Debt Rollover

When a household, corporation or government has an existing debt obligation, they’re expected to pay down the principal and accompanying interest. But far from every debt gets extinguished this way. Actually, most of them are paid off only thanks to taking on new debt. Call it robbing from tomorrow in order to pay for today, that’s what debt rollover is.

And in selected circumstances, it makes perfect economic sense. Debt is not a dirty word, and when used productively, it has benefits. In essence, the marginal productivity of debt is the metric that matters. If an additional unit of debt is able to generate enough income to service the obligation and still leave profits, taking on more debt is justified. And one way of getting more of it is not to pay the existing debt off and renegotiate its terms (size, maturity, interest) with the existing debt owner.

Some debt instruments even assume that the borrower would be making only interest payments while the principal remains in existence in perpetuity. 30-year Treasury bonds aren’t the debt instruments with the longest maturity, as several countries (yes, including Argentina) have issued 100-year bonds already. That comes pretty close to a perpetually rolled over debt, doesn’t it?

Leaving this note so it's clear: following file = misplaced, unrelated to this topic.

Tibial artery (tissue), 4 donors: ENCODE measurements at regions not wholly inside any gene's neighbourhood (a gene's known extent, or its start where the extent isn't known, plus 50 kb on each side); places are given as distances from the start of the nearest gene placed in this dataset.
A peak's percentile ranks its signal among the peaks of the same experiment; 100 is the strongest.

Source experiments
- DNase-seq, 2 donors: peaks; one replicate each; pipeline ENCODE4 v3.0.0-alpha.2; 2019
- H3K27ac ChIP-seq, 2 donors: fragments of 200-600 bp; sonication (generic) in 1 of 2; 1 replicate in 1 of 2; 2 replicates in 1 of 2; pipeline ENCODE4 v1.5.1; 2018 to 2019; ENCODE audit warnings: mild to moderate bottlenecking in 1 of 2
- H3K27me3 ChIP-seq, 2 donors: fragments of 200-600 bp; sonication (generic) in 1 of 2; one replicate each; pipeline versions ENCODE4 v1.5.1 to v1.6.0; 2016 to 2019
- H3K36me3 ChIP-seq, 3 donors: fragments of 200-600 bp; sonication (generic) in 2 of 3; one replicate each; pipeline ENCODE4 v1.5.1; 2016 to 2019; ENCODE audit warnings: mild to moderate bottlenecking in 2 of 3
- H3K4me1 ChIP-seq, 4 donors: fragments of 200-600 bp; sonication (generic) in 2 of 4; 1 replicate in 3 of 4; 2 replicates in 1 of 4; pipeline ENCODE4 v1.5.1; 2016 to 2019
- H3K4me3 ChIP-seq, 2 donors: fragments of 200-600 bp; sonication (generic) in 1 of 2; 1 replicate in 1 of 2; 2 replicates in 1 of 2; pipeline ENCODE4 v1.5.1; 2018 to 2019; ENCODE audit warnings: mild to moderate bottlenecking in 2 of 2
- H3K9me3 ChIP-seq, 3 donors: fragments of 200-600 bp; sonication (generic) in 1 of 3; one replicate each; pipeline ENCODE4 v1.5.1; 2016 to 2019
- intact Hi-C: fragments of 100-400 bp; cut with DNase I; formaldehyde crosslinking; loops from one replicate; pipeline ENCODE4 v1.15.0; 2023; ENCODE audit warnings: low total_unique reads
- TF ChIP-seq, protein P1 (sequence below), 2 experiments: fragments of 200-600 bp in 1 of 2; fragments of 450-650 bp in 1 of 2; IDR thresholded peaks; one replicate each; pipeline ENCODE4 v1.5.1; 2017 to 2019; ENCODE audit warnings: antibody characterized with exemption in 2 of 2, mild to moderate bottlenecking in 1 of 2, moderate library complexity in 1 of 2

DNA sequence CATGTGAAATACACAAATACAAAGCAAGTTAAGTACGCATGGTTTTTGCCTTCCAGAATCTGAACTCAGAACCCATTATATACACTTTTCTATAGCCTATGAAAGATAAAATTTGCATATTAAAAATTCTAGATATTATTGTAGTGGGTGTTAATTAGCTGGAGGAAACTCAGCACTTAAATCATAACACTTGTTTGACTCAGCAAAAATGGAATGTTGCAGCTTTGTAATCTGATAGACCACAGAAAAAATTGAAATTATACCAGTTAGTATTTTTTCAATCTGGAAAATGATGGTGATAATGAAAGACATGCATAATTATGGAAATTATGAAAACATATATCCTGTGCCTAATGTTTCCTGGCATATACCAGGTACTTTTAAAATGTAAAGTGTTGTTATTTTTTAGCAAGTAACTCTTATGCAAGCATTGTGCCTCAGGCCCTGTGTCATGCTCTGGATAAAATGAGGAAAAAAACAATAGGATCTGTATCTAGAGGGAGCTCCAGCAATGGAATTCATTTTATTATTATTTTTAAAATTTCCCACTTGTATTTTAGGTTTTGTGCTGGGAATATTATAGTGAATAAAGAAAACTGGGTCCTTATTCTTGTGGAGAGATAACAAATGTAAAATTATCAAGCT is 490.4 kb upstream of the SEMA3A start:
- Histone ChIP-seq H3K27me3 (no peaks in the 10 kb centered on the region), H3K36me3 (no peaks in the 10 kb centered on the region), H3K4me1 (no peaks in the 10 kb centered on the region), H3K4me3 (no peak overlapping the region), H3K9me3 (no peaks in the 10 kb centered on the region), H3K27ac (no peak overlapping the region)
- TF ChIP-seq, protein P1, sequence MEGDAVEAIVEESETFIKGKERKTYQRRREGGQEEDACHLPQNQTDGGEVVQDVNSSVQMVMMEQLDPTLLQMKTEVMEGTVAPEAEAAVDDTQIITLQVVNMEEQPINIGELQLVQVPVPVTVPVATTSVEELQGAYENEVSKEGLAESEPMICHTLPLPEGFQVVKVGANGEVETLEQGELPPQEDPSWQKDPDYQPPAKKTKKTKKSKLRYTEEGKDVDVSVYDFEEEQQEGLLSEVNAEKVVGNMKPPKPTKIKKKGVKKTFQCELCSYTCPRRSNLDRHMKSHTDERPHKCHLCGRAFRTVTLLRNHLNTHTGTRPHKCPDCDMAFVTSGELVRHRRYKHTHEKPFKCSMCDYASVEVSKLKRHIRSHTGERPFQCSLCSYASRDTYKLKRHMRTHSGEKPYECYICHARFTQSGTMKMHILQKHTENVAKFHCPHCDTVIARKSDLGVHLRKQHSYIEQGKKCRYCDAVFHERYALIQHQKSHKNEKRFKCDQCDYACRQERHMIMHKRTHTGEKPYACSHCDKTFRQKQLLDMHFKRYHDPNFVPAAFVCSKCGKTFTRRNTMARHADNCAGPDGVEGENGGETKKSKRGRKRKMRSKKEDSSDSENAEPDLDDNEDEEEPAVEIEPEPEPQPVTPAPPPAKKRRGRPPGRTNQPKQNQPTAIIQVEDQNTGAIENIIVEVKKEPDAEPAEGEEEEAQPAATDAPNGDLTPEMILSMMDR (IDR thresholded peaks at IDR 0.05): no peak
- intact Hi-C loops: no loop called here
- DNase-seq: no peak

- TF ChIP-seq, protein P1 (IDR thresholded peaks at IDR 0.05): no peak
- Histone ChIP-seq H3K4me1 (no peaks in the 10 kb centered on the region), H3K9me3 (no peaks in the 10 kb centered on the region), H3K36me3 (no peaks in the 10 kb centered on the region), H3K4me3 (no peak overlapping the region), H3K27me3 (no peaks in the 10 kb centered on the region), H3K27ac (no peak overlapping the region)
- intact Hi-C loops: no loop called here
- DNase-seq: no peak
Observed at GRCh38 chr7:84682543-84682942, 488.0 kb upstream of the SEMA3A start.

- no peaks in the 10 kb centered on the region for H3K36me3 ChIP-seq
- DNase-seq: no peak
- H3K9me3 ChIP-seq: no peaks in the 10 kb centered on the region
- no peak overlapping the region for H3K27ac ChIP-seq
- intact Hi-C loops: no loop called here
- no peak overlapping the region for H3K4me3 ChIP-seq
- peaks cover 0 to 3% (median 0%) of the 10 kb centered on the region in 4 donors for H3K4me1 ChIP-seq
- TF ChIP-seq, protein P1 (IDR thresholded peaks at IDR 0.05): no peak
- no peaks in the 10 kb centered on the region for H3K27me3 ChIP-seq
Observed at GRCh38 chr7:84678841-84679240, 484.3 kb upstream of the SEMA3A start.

It sure sounds like debt rollover is no big deal. And most of the time, it really isn’t - as long as access to the debt markets on reasonable terms, remains intact. It’s only when there are doubts about the debtor’s ability to service the debt – then, the markets become squeamish about extending more loans. The bell tolls, so to say, and chicken come home to roost.

With suspect creditworthiness (credit rating), the costs of servicing existing debt may go up, and issuing more debt on the primary market becomes prohibitively expensive. Credit default swaps go through the roof as the bond vigilantes pull a plug, smelling blood. These are the building blocks of a financial crisis, or better yet a sovereign debt crisis. In such an environment, debt renegotiation, partial or complete forgiveness become options on the table, theoretically or practically.

Debt Rollover and Gold

Sometimes, the can just can’t be kicked down the road much further. As the European debt crisis of 2011 and the US debt downgrade in the summer of that year show, that’s a time when gold as a safe-haven asset does particularly well. Unlike debt, it’s no one’s responsibility, which means that it carries zero counterparty risk. And gold did enjoy its parabolic run to the 2011 in exactly this environment.